Time to Ban Spices and Knives and a Gun-Free Tunisia

The Associated Press reported that a restaurant worker was stabbed to death in a fight. The two men “began arguing about how much spice to add to the restaurant’s gumbo.” Obviously the mix of spices and knives is a problem. One or the other should be banned so as to stop any further occurrences. While a similar mix of spice and knives may never lead to a stabbing death again, we can’t be sure.

The problem, of course, is the person doing the stabbing, not the knife, or the baseball bat or an ax or poison or automobiles, or explosives, or hands, fists, feet, or pushing. A person intent on killing someone will use whatever is available to accomplish the task. Knives are used in more murders than you might think:

“The FBI statistics show that knives have been used as a murder weapon far more often than rifles — even those evil ‘assault weapons’ we hear so much about — for quite a while. In 2013, knives or other cutting instruments were used to kill 1,490 victims. In contrast, rifles were the cause of death of 285 murder victims. Shotguns were used in 308 murders. In 2009, the ratio was very similar: knives were used in five times as many murders as rifles.”

 Restricting these instruments will not ultimately solve the problem of murder which has a long history going back to the “foundation of the world” (Luke 11:50-51) where there were no firearms (Gen. 4:8; also see Matt. 23:35; Jude 11). The problem is the heart of man where murder arises (Matt. 5:21-22; Matt. 15:19-20; 1 John 3:12-15).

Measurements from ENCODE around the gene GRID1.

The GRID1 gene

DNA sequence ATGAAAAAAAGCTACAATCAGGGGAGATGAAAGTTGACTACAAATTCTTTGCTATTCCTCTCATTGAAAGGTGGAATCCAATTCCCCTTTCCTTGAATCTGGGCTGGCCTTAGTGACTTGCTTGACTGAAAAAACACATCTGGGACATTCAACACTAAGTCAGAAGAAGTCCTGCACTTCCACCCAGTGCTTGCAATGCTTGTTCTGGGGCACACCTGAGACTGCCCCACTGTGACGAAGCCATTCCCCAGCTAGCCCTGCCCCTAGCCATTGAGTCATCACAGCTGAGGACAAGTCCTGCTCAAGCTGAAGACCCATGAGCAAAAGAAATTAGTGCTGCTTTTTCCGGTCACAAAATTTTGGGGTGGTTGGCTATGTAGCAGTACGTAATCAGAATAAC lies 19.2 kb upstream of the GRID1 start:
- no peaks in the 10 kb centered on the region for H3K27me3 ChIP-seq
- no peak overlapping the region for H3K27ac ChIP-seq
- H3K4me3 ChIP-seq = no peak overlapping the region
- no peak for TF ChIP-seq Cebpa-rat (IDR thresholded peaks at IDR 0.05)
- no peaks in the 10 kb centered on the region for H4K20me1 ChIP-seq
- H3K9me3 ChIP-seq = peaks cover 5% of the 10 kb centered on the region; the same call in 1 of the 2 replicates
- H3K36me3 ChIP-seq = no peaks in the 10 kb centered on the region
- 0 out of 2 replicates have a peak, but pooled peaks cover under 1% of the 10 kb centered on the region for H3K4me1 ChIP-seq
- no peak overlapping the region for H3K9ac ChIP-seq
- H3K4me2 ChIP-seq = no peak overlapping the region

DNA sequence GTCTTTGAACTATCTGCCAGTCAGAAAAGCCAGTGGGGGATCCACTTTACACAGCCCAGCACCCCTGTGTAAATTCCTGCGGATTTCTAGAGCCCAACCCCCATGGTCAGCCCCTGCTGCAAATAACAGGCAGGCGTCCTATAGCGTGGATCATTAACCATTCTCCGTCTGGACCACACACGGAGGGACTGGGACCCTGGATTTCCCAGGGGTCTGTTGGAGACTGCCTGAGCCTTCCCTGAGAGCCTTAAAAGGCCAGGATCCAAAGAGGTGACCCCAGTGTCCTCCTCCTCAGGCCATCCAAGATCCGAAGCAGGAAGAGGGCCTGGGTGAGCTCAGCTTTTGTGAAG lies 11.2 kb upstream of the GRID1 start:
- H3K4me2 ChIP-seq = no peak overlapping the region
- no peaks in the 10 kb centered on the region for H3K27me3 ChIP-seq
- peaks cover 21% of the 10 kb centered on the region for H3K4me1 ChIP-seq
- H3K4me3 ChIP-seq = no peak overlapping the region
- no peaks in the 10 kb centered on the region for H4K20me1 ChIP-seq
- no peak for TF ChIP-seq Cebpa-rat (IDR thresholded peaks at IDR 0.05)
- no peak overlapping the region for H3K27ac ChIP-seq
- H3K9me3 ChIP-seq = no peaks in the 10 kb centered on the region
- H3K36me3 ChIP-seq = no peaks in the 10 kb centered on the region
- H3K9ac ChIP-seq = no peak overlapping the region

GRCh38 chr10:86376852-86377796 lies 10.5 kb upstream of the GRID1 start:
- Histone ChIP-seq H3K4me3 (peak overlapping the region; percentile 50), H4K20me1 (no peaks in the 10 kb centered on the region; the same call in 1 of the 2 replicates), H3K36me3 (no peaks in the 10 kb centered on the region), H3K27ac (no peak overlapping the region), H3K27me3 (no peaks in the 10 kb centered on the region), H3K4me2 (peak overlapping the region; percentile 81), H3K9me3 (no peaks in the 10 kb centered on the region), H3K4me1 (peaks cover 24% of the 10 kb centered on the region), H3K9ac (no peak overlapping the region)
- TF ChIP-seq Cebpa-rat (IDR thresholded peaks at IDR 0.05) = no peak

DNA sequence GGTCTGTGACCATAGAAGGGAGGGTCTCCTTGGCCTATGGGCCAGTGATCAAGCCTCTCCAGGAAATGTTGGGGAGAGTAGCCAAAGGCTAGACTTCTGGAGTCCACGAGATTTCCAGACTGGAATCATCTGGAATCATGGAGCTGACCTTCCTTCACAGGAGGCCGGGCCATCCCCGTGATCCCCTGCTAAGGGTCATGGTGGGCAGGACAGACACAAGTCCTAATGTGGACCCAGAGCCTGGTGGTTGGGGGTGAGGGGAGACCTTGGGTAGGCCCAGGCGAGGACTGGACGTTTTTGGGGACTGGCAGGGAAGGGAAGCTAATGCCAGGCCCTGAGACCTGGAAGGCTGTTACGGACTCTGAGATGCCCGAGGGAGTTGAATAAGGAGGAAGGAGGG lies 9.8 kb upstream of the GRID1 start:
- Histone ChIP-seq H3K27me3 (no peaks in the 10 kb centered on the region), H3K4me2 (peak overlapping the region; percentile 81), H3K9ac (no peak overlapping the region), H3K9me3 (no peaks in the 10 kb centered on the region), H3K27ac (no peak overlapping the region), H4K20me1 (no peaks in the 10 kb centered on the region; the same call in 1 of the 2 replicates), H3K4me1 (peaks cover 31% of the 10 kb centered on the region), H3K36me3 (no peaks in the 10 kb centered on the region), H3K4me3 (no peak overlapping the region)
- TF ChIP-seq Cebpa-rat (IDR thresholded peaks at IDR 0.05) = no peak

Did you know that Tunisia is nearly a gun-free country? “The estimated rate of private gun ownership (both licit and illicit) in Tunisia is 0.1 firearms per 100 people.” Given the arguments by the anti-self-defense crowd, it should be the safest nation in the world.

On June 26, one man murdered 38 people and wounded at least 39 others.

“Revising earlier reports that two attackers were involved, authorities are now saying only one man was responsible for killing dozens of tourists and wounding dozens more at a Tunisian beach resort. Reportedly armed with a Kalashnikov initially concealed with an umbrella, it took an after-the-fact armed security team response to stop the killer from adding to his unarmed victim count . . .

“This is the second attack on tourists in Tunisia this year. In March, an attack at the National Museum killed at least 22 people, all but one of them tourists, showing that those interested in committing politically-motivated murders have discovered a new vulnerability to the Tunisian economy — one that exploits a government-imposed handicap on the populace.”

The gunman knew he would not meet with resistance because the population is nearly defenseless by law. “[A]s far as world rankings go, ‘In a comparison of the rate of private gun ownership in 178 countries, Tunisia ranked at No. 178.’” Tunisia is a soft target for anyone who wants to use violence to promote either a personal or political cause.

Criminals don’t care about anti-gun laws, registration of firearms, or laws against concealed or open carry. If their intent is to murder someone, which in itself is a crime, what makes anybody think that they will follow restrictive gun laws?

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